Mechanical splice connectors are popularly used in FTTH (fiber to the home) fiber optic termination, since they are flexible, cost-effective and quick for field installation. As the FTTH network gradually becomes more widely implemented, fiber optic termination, especially indoor termination, has well become a focus of FTTH network deployment. Though current vendors can provide various types of pre-polished ferrule connectors of high quality which have low insertion loss and high performance, it is still very hard to make a perfect fiber optic termination even with advanced mechanical splicing technology. Because of inappropriate handling, fiber optic termination failures or bad fiber optic termination can occur in mechanical splice. In order to get a good termination, this article will introduce the most common factors that can lead to mechanical splice termination failures and some tips to avoid them.
Before going to the reasons for mechanical splice termination faults, let’s briefly review the steps for mechanical splicing. Firstly, the buffer coatings of fiber optic cable should be mechanically removed, by using sharp blades or calibrated stripping tools. It is important not to damage the fiber surface in any type of mechanical stripping. Then the fibers will be cleaved. After the two fiber ends are held closely and optimally aligned in a mechanical splice connector, some index gel is used between them to form a continuous optical path between fibers and reduce reflecting loss.
Mechanical splice connector is sensitive equipment. And there are many factors that can cause mechanical splice termination failures. However, most of the factors are located at the end face of optical fiber, which may include contamination, glass fragmentation, bad cleave and excessive fiber gap.
Contamination is the usually the first thing to think about when mechanical splice termination failure occurs. There are many ways that contamination can be carried into the fiber termination splices. Generally, the following incorrect operation can cause splice contamination:
1. Use a dirty cleave tool: s the fiber should be cleave before inserted in the connector, a fiber optic cleaves would be used. If a dirty cleave is used, the contamination would be attached on the end face of the fiber optic and be embedded in the connector. Thus, do remember to clean the surfaces thoroughly with alcohol wipes;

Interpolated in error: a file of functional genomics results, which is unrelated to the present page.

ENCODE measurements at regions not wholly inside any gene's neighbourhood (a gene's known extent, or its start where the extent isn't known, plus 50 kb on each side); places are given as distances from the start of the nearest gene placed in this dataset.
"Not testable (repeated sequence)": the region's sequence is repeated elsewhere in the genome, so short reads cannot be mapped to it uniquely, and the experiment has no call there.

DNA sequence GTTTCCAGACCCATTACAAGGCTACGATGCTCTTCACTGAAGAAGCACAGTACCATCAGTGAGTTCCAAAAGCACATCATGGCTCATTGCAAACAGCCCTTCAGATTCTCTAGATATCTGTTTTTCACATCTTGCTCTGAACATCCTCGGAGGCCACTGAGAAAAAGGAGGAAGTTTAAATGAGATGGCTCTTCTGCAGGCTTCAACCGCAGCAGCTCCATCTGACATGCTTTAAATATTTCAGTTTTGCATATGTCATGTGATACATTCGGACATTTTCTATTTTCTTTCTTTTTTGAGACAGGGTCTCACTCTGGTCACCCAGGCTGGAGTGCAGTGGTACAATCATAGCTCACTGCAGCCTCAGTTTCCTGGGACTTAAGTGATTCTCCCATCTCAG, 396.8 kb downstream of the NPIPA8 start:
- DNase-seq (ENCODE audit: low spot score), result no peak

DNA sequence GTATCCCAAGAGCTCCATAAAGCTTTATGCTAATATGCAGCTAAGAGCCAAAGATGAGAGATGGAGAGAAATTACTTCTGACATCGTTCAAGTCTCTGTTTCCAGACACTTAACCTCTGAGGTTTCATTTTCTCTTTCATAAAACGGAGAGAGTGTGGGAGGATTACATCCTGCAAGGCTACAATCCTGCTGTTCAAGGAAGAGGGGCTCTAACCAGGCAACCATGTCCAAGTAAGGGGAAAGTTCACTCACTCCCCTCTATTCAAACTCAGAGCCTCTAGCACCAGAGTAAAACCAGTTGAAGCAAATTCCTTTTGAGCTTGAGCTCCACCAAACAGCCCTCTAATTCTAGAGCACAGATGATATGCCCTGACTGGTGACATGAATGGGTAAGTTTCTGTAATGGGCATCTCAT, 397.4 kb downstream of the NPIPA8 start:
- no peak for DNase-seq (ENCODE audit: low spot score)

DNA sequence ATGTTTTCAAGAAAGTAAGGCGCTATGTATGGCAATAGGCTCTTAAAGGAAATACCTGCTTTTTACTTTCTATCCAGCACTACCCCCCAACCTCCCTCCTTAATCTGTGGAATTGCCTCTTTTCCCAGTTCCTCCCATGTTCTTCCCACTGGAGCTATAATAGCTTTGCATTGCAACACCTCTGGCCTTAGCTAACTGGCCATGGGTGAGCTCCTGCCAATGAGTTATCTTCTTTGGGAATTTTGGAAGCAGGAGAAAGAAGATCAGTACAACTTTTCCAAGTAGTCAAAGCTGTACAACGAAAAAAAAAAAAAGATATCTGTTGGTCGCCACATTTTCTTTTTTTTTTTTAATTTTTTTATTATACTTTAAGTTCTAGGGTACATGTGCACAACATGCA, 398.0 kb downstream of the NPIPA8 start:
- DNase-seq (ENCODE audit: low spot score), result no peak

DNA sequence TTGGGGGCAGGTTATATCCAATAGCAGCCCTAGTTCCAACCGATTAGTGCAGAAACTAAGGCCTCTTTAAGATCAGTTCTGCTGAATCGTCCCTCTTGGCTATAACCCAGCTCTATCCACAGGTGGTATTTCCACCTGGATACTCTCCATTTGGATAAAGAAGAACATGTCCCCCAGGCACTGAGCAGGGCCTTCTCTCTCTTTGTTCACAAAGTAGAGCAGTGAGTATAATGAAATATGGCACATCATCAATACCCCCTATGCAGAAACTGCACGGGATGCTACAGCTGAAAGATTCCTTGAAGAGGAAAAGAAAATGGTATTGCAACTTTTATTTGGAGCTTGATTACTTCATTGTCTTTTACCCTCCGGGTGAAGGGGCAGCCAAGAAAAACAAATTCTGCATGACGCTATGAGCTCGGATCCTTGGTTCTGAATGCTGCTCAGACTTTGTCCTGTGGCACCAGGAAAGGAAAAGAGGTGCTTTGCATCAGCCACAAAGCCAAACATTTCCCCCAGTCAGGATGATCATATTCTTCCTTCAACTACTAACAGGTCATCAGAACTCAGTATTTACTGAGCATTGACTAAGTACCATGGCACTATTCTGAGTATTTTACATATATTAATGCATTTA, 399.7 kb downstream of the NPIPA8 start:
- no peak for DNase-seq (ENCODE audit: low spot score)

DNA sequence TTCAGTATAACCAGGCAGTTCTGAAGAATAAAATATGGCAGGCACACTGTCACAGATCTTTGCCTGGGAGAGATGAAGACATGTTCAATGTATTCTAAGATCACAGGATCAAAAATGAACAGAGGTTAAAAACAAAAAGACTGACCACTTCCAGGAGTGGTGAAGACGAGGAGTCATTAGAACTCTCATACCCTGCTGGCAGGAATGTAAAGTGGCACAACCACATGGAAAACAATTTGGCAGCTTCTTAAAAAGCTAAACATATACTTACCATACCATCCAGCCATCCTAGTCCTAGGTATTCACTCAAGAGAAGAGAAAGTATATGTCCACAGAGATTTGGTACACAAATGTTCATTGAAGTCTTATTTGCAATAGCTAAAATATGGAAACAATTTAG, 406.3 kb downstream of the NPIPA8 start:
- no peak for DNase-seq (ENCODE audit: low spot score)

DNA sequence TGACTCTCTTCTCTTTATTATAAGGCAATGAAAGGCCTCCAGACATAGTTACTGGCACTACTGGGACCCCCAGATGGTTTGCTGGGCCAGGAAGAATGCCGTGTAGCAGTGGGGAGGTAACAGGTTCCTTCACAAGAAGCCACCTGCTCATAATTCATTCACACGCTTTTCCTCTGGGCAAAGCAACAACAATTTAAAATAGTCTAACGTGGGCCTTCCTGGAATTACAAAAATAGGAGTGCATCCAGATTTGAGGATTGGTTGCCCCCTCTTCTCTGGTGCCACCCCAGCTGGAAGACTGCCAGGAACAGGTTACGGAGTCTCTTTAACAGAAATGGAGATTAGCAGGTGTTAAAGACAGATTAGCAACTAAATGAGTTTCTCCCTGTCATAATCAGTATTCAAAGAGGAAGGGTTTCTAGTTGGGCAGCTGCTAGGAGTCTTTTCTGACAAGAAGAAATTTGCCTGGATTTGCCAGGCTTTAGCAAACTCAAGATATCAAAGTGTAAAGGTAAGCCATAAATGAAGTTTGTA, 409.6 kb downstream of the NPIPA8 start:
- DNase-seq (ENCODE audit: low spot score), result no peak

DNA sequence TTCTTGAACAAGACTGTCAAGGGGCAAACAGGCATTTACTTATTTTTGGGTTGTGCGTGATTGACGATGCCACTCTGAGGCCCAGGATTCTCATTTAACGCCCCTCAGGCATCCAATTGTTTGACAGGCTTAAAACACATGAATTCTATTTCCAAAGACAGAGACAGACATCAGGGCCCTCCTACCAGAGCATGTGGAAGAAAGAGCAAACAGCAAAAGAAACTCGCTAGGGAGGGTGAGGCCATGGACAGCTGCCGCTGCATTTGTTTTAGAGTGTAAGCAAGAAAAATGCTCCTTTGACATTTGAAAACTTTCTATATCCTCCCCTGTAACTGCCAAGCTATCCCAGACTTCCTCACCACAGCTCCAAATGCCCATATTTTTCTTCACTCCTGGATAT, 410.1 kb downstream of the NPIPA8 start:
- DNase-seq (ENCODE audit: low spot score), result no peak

2. Wipe the fiber after cleaving;
3. Set the connector or fiber down on a dusty surface;
4. Splice in a heavy airborne dust environment;
5. Cause glass fragments from insertion broken fibers, or applying excessive force;
6. Use polluted index matching gel.
Please note that once the contamination is carried inside the mechanical splice connector, especially with the index matching gel, there would be little possibility to clean them out, which means the connector may be scrapped.
Improper operation like overexertion when inserting the fiber optic into the mechanical splice connector might break the fiber optic and produce glass fragmentation which will cause air gap and optical failure. Or if a broken fiber if inserted, there will also be optical failure. If the glass fragments are embedded in the connector, they cannot be cleaned out and the connector would be scrapped. Thus, be gentle and carefully when splicing the fiber ends.
Cleaving the fiber optic is an important step during fiber optic mechanical splicing. The quality of the cleave can decide the quality of the optical splice transmission to some degree. It is not easy to inspect the cleave quality in the field. There are several possibilities that might cause bad cleaves:
1. Use dull or chipped cleave tool blade
2. The bent tongue on the cleave tool concentrated too much bend stress on the fiber
3. Bend the fiber too much or too tight of a radius
4. Apply no tension or insufficient tension to the fiber while cleaving.
During fiber cleaving, excessive cleave angle can be produced easily and is difficult to be inspected in field. These angles are typically ranging from 1 to 3 degree. Even with precision tool, there might still be cleave angle ranging from 0.5 to 1 degree. The angle is generally produced by bent tongue, fiber bending or insufficient fiber tension.
Luckily, the cleave angles can be corrected by fine tuning with a VFL (visual fault locator). Rotating the fiber while using a VFL and terminate the connector at the right position.
Fiber gap is another factor that might cause the fiber optic termination failure. Improper operations that might cause the excessive fiber gap are listed as following:
1. Cleave the fiber without enough lengths;
2. The fiber is not fully inserted, or pulled back during termination;
3. The fiber was not held steady during termination and was pushed back into the fan-out tubing when terminating outdoor cable.
These faults can be corrected on time.
This article has introduced some factors that will lead to mechanical splice failures in fiber optic termination, and some tips are also included to ensure good splice transmission. After knowing these factors we can see that it is not enough to choose good mechanical splice connector and high quality fiber optic cleaver. Concentrating on proper operations and using right tools for mechanical splice are key to avoid bad results in mechanical splice termination.